};

A successful API response will have a similar JSON array in its body:

[ { "follower_count": 350, "date": "2021-08-09T11:39:50.885Z", "id": "9b1deb4d-3b7d-4bad-9bdd-2b0d7b3dcb6d" }, { "follower_count": 380, "date": "2021-09-09T11:39:50.885Z", "id": "a5a2a894-166b-4672-aefe-cea01c70a01a" }

]

Show data in frontend

To be able to show the data in the React frontend I use the Recharts library which is “a composable charting library built on React components”.

The React component is quite simple and uses the AWS Amplify REST API library to fetch the data from our API endpoint:

import { API } from 'aws-amplify';import { useState } from 'react';import { LineChart, Line, XAxis, YAxis, CartesianGrid, Tooltip, Legend,} from 'recharts';const TwitterPage = () => { const [isLoading, setIsLoading] = useState(false); const [apiError, setApiError] = useState(); const [followerData, setFollowerData] = useState(); const triggerEndpoint = async () => { setIsLoading(true); try { const data = await API.get('twitterapi', '/twitter'); setFollowerData( data.map((d) => { d.followers = d.follower_count; d.date = new Date(d.date).toLocaleDateString(); return d; }) ); } catch (error) { console.error('Failed to trigger Twitter endpoint', error); setApiError(JSON.stringify(error)); } finally { setIsLoading(false); } }; return ( <div> <h1>Twitter API</h1> <section> <button onClick={triggerEndpoint}> Fetch followers </button> {followerData ? ( <LineChart width={700} height={500} data={followerData} margin={{ top: 30, bottom: 30, }} > <CartesianGrid strokeDasharray="3 3" /> <XAxis dataKey="date" /> <YAxis dataKey="followers" /> <Tooltip /> <Legend /> <Line type="monotone" dataKey="followers" stroke="#FC1A20" activeDot={{ r: 8 }} /> </LineChart> ) : null} {apiError ? <p className="py-4">{JSON.parse(apiError)}</p> : null} </section> </Layout> );};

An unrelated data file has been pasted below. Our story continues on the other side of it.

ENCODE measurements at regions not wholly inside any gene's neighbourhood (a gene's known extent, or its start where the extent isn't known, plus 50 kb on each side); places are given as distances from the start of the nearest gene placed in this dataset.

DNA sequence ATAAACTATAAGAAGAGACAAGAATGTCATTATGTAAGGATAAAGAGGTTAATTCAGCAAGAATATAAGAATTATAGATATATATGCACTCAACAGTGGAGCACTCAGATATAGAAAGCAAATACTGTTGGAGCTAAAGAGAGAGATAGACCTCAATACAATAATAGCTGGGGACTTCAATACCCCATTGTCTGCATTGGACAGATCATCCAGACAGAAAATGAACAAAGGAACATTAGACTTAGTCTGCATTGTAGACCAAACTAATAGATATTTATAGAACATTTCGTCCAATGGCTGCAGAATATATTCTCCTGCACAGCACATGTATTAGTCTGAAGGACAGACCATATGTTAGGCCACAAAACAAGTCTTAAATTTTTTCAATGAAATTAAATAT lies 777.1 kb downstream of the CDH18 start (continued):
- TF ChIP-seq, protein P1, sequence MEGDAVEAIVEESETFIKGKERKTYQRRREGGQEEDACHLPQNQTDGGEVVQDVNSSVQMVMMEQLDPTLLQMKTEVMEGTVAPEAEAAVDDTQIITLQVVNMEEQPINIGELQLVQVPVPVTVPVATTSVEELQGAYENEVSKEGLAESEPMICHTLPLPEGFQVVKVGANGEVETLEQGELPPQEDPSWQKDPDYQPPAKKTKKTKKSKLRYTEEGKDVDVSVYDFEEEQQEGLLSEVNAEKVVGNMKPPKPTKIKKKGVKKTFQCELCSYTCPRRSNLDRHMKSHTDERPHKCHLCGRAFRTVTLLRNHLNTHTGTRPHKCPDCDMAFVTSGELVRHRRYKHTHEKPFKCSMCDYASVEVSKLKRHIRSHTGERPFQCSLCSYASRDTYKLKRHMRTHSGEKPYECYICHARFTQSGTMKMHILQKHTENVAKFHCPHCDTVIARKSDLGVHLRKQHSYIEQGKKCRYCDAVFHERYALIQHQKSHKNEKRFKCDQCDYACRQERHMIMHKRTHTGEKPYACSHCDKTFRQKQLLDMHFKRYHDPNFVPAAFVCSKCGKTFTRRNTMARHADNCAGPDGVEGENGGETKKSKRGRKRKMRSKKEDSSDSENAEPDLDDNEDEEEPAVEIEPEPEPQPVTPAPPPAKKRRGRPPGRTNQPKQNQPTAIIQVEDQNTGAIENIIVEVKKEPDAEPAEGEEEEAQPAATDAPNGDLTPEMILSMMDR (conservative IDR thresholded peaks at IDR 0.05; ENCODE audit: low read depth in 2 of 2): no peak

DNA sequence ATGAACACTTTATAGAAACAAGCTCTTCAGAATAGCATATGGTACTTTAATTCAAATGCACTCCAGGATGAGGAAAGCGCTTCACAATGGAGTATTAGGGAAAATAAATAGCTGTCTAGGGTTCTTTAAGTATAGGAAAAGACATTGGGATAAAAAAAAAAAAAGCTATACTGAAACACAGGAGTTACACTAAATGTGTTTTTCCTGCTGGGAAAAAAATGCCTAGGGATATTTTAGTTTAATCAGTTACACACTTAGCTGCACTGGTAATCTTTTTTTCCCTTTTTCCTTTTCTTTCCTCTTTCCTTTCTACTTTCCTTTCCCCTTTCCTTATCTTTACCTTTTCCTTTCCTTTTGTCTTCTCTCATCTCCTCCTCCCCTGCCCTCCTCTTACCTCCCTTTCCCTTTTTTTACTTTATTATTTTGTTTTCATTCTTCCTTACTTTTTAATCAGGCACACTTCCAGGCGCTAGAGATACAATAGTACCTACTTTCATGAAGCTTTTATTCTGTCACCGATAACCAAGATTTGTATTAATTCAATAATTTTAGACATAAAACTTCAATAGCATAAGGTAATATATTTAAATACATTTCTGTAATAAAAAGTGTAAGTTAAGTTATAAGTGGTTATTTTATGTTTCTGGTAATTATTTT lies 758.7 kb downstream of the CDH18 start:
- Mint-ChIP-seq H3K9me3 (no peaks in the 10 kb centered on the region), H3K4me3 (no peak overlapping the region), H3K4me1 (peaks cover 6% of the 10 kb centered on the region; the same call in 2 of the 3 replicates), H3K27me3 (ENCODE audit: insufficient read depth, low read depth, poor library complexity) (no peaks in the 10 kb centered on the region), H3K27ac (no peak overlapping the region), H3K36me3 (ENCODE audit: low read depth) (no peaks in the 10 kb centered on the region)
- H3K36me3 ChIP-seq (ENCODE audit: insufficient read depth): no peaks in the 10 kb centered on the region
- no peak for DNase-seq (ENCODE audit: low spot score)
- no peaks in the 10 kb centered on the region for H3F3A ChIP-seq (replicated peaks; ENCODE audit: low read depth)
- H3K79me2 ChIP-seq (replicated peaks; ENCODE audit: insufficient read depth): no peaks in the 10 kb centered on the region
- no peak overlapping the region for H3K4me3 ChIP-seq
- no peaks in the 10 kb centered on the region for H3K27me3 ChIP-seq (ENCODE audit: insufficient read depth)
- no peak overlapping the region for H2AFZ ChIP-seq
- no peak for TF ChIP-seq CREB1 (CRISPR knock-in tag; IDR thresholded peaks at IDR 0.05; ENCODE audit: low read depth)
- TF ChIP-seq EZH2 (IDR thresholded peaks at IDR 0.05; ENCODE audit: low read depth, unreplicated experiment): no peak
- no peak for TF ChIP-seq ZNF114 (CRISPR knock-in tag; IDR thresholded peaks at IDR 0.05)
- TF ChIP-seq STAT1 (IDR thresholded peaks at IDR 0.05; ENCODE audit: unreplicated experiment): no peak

export default TwitterPage;

which results in such a graph:

Conclusion

Using serverless functions it is quite easy and cheap to build a custom solution to track Twitter follower growth over time.

What do you use to track your follower growth? Leave a comment and tell me about your solution.